This Wednesday will mark two years since nurse Sandra Lindsay became the first person in the U.S. to receive a Covid-19 vaccine outside of a clinical trial. A study released Tuesday by the Commonwealth Fund shows that in those two years, the Covid vaccines have averted over 3 million deaths in the U.S.
The Centers for Disease Control and Prevention estimates that more than 1 million Americans have died from Covid-19 since the onset of the pandemic. But the study results show the toll would have been even worse had the U.S. had relied upon so-called natural immunity acquired through infection as the only immunological defense against the virus. Without vaccines, the country would have experienced four times as many deaths, 1.5 times more infections, and 3.8 times more hospitalizations in the time since December of 2020. The vaccines also saved the U.S. $1 trillion in additional medical costs.
The study’s key message is that vaccines are “worth our money as taxpayers,” said Isaac Chun-Hai Fung, an associate professor of epidemiology at Georgia Southern University, who was not involved in the study. “We pay for the vaccination campaign and it works. It saves us money and it saves lives.”
Rather than modeling population-level effects, the team of researchers from the University of Maryland, York University, and the Yale School of Public Health used a computational model that allowed them to incorporate factors like waning immunity or different age groups’ eligibility for vaccines and boosters into their calculations. Fung noted that adding all of these parameters together creates more statistical uncertainty in the data, meaning that there’s a larger margin for error in the study’s final results. The authors acknowledge this uncertainty by providing “credible intervals” for their calculations — ranges that show, for example, that their estimates for the number of averted deaths would be between 3.1 million and 3.4 million.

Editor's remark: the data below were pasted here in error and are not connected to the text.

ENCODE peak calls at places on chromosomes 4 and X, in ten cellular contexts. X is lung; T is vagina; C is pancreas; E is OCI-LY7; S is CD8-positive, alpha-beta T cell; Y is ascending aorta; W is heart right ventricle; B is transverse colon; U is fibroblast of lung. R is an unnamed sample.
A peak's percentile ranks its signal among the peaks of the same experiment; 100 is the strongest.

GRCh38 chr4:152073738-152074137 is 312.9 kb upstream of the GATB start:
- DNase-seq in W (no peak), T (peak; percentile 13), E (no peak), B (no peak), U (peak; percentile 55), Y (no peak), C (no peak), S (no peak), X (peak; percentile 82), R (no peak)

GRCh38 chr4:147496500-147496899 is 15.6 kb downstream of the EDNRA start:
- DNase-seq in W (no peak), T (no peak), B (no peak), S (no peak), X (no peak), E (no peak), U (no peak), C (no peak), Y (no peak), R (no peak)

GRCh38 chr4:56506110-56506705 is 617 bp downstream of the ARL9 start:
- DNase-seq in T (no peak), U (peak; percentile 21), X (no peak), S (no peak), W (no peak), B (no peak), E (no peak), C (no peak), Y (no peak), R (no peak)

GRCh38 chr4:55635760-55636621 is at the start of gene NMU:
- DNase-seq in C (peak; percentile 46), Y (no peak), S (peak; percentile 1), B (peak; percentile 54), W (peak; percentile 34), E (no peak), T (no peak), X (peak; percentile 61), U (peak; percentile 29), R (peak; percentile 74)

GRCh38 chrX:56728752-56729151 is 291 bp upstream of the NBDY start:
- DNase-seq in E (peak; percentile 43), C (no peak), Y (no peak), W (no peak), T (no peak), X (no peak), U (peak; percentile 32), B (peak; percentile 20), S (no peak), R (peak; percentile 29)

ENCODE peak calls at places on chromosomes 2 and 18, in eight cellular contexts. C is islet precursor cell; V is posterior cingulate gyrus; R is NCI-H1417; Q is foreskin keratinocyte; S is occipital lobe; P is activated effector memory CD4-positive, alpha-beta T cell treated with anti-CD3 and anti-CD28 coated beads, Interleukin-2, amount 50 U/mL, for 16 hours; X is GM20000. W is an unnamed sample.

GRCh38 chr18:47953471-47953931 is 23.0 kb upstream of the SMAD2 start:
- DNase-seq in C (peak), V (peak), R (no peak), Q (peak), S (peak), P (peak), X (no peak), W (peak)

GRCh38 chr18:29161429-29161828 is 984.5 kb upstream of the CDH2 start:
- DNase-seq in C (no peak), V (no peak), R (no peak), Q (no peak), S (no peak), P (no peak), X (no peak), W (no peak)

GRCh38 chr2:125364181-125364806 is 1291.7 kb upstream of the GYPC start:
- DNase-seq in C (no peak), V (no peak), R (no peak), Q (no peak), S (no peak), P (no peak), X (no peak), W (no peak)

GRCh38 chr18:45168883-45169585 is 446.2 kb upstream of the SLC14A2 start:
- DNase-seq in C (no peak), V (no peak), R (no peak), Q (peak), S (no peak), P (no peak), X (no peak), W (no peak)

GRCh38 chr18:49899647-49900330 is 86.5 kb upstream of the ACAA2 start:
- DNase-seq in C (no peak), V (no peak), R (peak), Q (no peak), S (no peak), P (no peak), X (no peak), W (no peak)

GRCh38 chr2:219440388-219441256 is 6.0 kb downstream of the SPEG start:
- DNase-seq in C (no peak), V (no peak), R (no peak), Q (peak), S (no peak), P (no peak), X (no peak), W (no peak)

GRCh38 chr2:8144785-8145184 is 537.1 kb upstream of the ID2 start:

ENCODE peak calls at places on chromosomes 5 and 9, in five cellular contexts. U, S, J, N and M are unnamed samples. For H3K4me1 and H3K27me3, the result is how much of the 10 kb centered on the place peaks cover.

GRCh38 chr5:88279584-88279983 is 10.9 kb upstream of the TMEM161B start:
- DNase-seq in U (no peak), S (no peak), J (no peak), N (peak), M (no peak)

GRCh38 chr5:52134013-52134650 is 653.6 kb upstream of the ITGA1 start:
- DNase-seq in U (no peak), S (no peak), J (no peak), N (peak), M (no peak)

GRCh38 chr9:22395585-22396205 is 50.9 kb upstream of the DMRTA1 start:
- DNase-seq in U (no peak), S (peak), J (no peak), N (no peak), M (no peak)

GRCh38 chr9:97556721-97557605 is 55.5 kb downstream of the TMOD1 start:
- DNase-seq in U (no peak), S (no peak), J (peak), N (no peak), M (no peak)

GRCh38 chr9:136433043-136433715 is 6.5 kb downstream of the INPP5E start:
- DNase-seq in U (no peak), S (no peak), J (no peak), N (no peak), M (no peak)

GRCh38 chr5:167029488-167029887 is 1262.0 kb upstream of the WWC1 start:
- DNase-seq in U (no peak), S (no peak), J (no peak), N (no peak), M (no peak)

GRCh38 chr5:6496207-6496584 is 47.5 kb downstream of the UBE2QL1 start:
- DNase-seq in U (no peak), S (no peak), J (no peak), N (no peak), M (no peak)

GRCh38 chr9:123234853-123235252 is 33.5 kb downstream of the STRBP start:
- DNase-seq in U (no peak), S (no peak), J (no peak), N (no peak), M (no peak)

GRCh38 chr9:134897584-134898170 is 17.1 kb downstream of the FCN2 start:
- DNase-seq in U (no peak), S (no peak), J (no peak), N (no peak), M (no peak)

To calibrate their model, the researchers first made sure it could correctly predict actual case, hospitalization, and death patterns for the December 2020-November 2022 time frame. They then removed the vaccination elements of the model to examine what would have happened without the Covid-19 vaccines.
“I was struck by just how many lives were saved,” said Alison Galvani, director of Yale’s Center for Infectious Disease Modeling and Analysis and lead author of the study. “If you look at the time frame since the last two years, when the vaccination period was initiated, the vaccine has saved many more lives than have been lost from Covid.”
The study affirms that the vaccines are most effective against severe illness and death, as hospitalizations were much more affected by vaccination than infections.
A previous version of the study was released in April 2022 and subsequently published in the Journal of Global Health. The December 2022 update added the prevalence of comorbidities in the U.S. population to the model. Other factors the model accounted for included the waning of infection-acquired or vaccine-acquired immunity; boosters characteristics of several variants; the rollout of vaccines to different age groups; and changes in pandemic restrictions and mobility patterns.
The study is one in a series funded by the Commonwealth Fund, which included an earlier study on how a children’s booster campaign could reduce school absenteeism.
Fung said the new study’s results show how to protect people’s health while minimizing interruptions to their lives. That’s an important message for politicians, and also applies to other infectious diseases like the flu, Fung said. “We should continue to support preventive medicine,” he said, “not just Covid-19 vaccinations, but other kinds of vaccines, because it’s keeping people healthy, they can go to work, [which keeps] the economy running.”
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